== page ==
Native is the debut feature from director/writer Daniel Fitzsimmons, and is a low budget abstract science fiction drama, which is a little confusing but intriguing piece dealing with the issues of self identity and conforming within a society. The film makes effective use of its limited budget to create an unique mise-en-scène and looks visually impressive for a first time director. Fitzsimmons shows his appreciation and admiration for the science-fiction genre, elements of Tarkovsky noticeable in his work, with Native being left open to multiple interpretations and theories.
Native follows Cane (Rupert Graves), an astronaut travelling across the universe at the speed of light to the source of a distant, seductive musical transmission with his co-pilot, Eva (Ellie Kendrick). Cane and Eva both have telepathic links to their "twins", Awan (Leanne Best) and Seth (Joe Macaulay) who remain back on their home planet, (the film being loosely based on Heinlein’s short story called Time for the Stars, which refers to the Twin Paradox). However, as they travel further from home, their telepathic links to mission control known as the hive become compromised and they are forced to confront Cane’s unsettling obsession with the transmission, what civilisation sent it and also what they may be trying to communicate. Cane’s behaviour gets increasingly erratic as he becomes unable to telepathically link with the hive, but soon discovers a new sense of freedom and joy of having his own free will.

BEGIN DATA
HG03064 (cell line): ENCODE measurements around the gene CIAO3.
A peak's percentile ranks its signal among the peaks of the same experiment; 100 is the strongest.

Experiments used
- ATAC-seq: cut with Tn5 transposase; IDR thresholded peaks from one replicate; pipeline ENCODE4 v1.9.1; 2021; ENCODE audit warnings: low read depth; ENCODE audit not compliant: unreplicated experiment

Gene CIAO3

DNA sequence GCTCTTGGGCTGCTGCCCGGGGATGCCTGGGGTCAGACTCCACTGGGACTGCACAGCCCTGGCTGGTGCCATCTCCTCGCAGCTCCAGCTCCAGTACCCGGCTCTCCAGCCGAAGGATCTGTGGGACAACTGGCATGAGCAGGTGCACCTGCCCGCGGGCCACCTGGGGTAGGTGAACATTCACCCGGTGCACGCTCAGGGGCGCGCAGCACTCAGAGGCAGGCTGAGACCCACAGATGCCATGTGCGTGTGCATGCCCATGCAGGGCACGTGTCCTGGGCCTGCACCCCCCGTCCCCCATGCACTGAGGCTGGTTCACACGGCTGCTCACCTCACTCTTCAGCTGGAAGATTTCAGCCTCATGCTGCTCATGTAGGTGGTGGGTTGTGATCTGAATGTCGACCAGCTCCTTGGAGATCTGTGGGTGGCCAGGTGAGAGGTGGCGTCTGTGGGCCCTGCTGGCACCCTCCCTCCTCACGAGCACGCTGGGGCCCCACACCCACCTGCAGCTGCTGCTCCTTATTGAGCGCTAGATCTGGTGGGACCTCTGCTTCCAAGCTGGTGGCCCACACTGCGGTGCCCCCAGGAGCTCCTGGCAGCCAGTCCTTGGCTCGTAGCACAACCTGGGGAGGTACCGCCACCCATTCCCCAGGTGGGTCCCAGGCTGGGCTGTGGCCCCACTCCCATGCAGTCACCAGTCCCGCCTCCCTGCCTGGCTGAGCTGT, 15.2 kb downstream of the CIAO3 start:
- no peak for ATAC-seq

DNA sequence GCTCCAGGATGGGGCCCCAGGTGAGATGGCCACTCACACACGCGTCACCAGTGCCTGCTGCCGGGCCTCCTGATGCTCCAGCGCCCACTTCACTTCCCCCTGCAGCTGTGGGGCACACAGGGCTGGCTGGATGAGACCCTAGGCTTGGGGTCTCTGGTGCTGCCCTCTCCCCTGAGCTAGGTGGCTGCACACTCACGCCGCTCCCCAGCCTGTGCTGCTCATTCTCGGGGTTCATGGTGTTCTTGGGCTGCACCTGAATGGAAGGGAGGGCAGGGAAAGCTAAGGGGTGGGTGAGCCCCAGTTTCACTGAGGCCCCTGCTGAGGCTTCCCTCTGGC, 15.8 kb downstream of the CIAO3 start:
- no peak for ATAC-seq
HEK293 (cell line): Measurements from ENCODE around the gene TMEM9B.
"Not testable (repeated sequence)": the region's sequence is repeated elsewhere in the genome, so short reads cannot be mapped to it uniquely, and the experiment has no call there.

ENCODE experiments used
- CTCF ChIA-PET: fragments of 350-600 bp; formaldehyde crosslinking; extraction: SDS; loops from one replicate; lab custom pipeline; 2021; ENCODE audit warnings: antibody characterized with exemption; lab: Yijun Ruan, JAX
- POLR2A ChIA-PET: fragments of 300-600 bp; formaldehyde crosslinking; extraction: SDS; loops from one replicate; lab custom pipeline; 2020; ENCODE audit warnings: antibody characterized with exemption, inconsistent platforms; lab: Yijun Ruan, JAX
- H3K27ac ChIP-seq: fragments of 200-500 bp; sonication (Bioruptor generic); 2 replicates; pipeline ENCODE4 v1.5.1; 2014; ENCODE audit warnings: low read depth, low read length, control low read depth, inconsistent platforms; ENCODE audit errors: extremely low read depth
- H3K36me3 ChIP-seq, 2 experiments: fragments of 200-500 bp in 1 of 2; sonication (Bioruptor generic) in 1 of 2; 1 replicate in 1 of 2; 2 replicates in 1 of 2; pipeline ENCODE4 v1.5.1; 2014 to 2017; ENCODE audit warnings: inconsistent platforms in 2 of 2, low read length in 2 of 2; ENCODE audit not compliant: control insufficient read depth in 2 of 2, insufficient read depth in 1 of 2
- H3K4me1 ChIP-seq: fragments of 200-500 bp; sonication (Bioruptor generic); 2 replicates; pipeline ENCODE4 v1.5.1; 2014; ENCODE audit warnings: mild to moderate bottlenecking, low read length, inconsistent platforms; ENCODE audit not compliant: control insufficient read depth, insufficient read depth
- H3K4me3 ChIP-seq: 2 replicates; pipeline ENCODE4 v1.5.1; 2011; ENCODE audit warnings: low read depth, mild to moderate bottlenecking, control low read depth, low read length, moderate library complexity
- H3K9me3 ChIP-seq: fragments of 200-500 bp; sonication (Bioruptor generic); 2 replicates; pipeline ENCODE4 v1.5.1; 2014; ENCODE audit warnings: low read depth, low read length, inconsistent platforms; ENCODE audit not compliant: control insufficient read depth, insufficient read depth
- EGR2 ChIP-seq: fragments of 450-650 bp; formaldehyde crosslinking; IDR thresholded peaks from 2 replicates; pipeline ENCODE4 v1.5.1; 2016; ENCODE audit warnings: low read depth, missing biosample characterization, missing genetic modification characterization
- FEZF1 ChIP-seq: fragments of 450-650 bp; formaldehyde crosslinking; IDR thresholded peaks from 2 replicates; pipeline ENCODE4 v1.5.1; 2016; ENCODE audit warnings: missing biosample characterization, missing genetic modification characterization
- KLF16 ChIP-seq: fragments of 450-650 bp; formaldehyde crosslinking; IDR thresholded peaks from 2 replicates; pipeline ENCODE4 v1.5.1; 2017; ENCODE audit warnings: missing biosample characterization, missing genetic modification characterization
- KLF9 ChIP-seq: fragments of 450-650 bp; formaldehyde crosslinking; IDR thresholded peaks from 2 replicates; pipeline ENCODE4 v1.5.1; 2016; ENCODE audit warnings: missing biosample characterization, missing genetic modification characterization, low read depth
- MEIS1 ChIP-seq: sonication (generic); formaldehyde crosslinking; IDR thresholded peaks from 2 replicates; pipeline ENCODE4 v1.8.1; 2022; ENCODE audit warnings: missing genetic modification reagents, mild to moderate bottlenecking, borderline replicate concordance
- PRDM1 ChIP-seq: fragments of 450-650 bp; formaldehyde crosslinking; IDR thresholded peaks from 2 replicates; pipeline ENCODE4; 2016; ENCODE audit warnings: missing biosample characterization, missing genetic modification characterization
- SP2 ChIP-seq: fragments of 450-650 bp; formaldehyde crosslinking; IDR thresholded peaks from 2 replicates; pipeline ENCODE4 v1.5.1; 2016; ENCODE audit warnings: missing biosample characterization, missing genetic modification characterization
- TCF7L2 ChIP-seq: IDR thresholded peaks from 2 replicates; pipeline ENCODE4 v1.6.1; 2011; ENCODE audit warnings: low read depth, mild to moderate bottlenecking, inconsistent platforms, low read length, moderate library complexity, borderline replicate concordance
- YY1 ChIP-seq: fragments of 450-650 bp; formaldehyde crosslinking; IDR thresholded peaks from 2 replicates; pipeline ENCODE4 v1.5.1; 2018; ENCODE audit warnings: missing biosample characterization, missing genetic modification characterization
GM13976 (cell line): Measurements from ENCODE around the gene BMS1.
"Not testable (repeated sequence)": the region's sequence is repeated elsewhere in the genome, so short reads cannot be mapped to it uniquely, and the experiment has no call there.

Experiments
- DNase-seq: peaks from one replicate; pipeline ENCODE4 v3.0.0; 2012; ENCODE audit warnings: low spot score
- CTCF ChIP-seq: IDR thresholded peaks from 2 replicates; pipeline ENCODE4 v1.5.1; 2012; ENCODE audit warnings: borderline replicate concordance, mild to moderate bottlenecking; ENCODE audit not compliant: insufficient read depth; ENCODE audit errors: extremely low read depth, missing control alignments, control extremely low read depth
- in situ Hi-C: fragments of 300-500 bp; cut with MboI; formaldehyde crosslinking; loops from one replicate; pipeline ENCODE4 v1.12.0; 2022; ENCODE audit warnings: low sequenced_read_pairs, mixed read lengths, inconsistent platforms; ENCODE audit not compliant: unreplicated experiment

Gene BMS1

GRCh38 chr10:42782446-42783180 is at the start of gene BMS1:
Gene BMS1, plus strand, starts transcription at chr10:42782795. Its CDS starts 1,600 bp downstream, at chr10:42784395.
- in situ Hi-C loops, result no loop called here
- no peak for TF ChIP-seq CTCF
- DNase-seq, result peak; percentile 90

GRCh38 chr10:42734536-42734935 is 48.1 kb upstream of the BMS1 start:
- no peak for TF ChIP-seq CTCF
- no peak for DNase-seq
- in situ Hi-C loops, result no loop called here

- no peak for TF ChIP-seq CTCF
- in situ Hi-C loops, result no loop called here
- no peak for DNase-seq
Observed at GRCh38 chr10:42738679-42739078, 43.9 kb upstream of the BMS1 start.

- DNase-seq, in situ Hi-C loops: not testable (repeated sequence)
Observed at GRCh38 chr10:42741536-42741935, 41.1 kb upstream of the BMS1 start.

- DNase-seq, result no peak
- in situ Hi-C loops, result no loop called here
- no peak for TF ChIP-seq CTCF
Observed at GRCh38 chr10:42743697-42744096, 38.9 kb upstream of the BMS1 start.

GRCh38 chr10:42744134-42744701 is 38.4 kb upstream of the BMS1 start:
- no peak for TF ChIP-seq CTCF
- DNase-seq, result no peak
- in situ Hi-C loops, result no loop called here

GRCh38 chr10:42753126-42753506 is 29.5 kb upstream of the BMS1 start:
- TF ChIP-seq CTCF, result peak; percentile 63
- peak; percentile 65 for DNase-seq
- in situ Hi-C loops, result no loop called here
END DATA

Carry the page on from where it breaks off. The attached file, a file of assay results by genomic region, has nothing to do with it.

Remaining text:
It is often easy for a reviewer to criticise low budget films, some critics seem far too eager to concentrate on the negative aspects of the film. However, when reviewing an independent picture one must admire the dedication, the passion and the hard work that goes into filmmaking. While I believe Native could have functioned better as a short film as opposed to a feature length picture, I found it quite ambitious and a good effort from a first time director.
There are quite a few aspects which I found to be intriguing decisions by Fitzsimmons. Upon researching, I came across one rather harsh review which criticised the film's dialogue, describing it as “clumsy”, however, I found this to be deliberate. The two main characters don't express much emotion, and therefore do not exchange dialogue in the same fashion as one would expect. This is an interesting way to show the development of Cane who becomes less rigid, and more vocal as he becomes unlinked from the hive. Fitzsimmons seems to be very interested in the theme of exclusion and rejection from society, and the issue of dictatorship, and indeed there is an almost Orwellian undertone to Native.
Both Graves and Kendrick give very strong performances and hold the film together. Graves - last seen as DI Lestrade in Sherlock - is hypnotic to watch playing a particularly enigmatic character. Kendrick, compelling in last year's The Levelling, seems almost robotic at first; reserved and very serious yet as the film unfolds she becomes just as erratic and free as Cane. Native is certainly an interesting look into what makes us human. Regardless of its low budget, this is a decent, well-acted and thoughtful first feature by Daniel Fitzsimmons (and co-writer Neil Atkinson). I am eager to see what they produce next.